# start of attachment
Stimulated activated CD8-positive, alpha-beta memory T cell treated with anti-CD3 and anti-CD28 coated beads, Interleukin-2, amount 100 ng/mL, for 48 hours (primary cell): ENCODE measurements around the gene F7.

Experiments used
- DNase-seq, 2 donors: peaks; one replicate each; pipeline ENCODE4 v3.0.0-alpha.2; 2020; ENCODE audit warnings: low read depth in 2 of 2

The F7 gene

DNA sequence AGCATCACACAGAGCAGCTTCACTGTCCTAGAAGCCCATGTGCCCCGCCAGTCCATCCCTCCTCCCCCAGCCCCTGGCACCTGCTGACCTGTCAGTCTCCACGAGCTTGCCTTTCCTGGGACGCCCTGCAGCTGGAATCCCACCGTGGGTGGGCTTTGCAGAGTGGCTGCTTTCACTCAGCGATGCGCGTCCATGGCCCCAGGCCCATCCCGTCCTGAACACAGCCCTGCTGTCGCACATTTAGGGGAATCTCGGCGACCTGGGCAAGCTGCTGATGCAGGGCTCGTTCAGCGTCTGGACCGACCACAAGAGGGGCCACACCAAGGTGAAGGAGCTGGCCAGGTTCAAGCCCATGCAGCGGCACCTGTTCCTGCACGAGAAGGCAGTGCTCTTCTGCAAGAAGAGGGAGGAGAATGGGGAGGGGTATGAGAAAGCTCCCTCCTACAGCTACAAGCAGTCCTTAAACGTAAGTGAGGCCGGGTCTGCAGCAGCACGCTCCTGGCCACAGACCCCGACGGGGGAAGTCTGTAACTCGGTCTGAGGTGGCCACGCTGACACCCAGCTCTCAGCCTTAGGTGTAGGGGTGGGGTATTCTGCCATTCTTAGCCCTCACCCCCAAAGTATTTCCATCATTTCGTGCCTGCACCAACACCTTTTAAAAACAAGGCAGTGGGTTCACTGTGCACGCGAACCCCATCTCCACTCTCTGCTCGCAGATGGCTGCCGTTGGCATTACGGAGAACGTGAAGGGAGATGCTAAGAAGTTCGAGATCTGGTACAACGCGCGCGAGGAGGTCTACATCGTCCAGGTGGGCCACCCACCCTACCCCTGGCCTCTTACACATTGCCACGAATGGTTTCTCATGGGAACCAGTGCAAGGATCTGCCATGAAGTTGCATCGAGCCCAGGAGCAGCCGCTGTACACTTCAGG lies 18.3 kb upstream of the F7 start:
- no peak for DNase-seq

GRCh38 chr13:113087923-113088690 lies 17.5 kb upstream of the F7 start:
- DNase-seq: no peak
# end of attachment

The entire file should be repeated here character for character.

Stimulated activated CD8-positive, alpha-beta memory T cell treated with anti-CD3 and anti-CD28 coated beads, Interleukin-2, amount 100 ng/mL, for 48 hours (primary cell): ENCODE measurements around the gene F7.

Experiments used
- DNase-seq, 2 donors: peaks; one replicate each; pipeline ENCODE4 v3.0.0-alpha.2; 2020; ENCODE audit warnings: low read depth in 2 of 2

The F7 gene

DNA sequence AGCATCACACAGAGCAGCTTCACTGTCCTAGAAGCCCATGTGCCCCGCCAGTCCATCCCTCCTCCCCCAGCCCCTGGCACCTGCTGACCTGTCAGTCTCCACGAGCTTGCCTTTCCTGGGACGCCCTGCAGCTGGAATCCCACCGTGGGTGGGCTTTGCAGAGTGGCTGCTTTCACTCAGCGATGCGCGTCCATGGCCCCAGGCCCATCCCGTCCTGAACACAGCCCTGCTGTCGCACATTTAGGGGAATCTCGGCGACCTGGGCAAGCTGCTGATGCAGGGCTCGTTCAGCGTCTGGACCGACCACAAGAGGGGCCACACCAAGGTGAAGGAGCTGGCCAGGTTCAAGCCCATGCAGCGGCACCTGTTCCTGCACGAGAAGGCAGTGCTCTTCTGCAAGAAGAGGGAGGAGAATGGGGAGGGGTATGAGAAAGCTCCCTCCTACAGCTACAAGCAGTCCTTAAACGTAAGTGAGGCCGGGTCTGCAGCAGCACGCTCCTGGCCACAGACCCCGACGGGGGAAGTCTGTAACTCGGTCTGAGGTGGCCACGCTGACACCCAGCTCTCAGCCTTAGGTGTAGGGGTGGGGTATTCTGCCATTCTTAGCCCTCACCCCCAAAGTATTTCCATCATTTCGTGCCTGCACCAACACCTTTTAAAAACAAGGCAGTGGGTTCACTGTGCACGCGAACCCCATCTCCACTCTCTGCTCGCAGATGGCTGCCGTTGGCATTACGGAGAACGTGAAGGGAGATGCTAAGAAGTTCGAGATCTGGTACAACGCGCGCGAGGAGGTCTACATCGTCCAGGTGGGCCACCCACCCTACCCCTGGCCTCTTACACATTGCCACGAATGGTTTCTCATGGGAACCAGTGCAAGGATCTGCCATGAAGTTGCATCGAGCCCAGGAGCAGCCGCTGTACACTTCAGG lies 18.3 kb upstream of the F7 start:
- no peak for DNase-seq

GRCh38 chr13:113087923-113088690 lies 17.5 kb upstream of the F7 start:
- DNase-seq: no peak